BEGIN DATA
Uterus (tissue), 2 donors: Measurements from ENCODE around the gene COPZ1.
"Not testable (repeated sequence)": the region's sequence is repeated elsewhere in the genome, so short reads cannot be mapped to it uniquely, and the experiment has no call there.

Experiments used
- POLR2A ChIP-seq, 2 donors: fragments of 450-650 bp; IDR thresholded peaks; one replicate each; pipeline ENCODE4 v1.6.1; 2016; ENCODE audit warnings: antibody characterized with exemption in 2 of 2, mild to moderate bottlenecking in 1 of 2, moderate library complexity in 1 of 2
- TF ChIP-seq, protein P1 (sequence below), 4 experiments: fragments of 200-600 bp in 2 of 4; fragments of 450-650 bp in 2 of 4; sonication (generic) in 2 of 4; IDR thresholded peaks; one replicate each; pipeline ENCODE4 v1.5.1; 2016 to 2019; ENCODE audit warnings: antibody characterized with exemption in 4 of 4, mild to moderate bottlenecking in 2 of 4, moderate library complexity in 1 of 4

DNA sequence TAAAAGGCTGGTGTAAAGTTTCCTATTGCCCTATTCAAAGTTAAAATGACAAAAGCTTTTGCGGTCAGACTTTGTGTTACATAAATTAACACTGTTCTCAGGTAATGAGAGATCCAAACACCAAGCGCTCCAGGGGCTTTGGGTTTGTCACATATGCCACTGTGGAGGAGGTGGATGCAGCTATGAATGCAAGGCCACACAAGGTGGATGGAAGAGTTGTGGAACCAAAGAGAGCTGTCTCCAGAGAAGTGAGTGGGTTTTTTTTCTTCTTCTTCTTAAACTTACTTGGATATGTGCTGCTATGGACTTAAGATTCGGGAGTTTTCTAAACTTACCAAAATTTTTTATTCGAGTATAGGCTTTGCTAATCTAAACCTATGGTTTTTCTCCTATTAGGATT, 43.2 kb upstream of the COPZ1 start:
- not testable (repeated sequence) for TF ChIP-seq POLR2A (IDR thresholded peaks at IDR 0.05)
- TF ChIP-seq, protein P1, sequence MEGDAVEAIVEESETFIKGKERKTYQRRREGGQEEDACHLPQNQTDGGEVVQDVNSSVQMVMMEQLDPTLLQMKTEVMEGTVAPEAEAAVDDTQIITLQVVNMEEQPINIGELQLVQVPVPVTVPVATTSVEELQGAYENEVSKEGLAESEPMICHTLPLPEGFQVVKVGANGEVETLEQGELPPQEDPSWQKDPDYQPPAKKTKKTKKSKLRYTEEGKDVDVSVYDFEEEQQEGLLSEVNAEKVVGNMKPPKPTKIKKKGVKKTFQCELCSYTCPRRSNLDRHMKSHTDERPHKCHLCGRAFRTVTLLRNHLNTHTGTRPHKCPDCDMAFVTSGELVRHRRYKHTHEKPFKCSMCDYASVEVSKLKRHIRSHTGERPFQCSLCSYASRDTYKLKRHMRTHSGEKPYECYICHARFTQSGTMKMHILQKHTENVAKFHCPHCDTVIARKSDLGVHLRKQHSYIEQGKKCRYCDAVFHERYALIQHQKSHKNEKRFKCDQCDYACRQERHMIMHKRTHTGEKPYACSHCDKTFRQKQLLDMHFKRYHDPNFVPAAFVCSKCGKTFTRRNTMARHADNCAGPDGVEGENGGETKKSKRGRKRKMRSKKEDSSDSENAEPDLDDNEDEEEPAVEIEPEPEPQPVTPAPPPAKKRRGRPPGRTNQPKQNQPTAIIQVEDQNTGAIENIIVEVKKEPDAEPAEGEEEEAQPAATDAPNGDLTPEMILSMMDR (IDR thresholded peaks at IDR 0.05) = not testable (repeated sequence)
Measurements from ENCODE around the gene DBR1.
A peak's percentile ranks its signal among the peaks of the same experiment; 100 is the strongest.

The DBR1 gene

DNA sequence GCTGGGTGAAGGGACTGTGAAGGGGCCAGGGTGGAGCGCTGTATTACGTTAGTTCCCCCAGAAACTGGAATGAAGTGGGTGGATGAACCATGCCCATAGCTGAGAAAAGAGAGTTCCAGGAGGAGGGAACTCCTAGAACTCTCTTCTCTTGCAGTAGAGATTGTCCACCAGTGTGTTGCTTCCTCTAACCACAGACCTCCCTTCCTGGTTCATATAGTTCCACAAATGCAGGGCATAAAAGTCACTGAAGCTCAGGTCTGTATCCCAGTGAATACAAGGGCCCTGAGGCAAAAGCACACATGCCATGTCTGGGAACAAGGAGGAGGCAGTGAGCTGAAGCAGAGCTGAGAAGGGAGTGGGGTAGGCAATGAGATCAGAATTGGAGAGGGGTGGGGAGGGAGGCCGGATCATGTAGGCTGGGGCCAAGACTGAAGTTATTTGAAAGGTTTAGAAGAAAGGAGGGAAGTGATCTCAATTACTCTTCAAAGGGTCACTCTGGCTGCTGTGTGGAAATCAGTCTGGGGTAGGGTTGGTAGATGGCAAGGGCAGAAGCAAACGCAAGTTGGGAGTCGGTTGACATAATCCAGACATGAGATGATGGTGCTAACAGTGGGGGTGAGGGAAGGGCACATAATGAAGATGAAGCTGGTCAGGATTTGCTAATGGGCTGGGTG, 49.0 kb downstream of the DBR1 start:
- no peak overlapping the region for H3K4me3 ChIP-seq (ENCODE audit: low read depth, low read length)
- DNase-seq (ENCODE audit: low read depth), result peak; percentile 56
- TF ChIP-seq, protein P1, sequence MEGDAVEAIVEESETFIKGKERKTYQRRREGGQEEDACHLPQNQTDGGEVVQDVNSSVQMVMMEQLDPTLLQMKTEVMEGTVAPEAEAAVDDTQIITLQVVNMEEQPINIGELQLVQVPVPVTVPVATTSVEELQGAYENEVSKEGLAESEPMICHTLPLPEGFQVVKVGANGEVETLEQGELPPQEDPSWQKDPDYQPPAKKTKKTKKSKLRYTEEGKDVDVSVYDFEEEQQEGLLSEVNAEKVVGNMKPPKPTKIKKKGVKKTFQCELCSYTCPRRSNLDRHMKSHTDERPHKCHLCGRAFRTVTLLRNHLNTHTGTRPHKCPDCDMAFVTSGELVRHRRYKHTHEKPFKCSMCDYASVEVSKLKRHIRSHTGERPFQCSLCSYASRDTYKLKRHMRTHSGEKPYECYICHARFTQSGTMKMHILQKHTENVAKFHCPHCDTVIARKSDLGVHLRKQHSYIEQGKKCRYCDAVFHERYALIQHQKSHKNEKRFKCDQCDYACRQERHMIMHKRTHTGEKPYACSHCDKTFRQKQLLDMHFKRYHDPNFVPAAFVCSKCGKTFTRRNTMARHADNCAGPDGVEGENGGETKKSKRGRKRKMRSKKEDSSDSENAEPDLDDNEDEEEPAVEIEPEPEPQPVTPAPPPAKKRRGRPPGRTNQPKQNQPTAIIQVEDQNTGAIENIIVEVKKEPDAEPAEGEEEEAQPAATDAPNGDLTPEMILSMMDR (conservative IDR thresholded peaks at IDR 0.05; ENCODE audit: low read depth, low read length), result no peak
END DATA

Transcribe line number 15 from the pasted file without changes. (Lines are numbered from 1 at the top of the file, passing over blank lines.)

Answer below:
- TF ChIP-seq, protein P1, sequence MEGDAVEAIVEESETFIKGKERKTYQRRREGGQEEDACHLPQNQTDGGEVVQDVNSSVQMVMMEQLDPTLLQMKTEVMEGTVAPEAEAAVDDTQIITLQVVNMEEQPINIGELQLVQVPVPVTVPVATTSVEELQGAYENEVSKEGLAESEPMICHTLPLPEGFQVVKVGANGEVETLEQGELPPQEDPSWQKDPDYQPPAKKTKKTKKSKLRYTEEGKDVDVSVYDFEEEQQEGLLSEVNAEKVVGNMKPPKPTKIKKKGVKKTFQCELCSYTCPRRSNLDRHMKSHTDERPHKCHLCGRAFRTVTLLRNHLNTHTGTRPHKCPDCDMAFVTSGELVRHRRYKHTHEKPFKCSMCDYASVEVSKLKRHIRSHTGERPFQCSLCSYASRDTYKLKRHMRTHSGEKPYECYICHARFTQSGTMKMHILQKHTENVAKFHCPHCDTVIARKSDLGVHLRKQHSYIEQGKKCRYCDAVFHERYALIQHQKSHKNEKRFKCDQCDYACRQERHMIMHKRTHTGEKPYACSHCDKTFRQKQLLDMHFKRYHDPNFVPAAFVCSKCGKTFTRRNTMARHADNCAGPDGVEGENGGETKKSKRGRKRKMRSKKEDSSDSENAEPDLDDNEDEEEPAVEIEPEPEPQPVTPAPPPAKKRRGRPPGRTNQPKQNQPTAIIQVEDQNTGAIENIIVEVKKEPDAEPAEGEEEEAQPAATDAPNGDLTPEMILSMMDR (conservative IDR thresholded peaks at IDR 0.05; ENCODE audit: low read depth, low read length), result no peak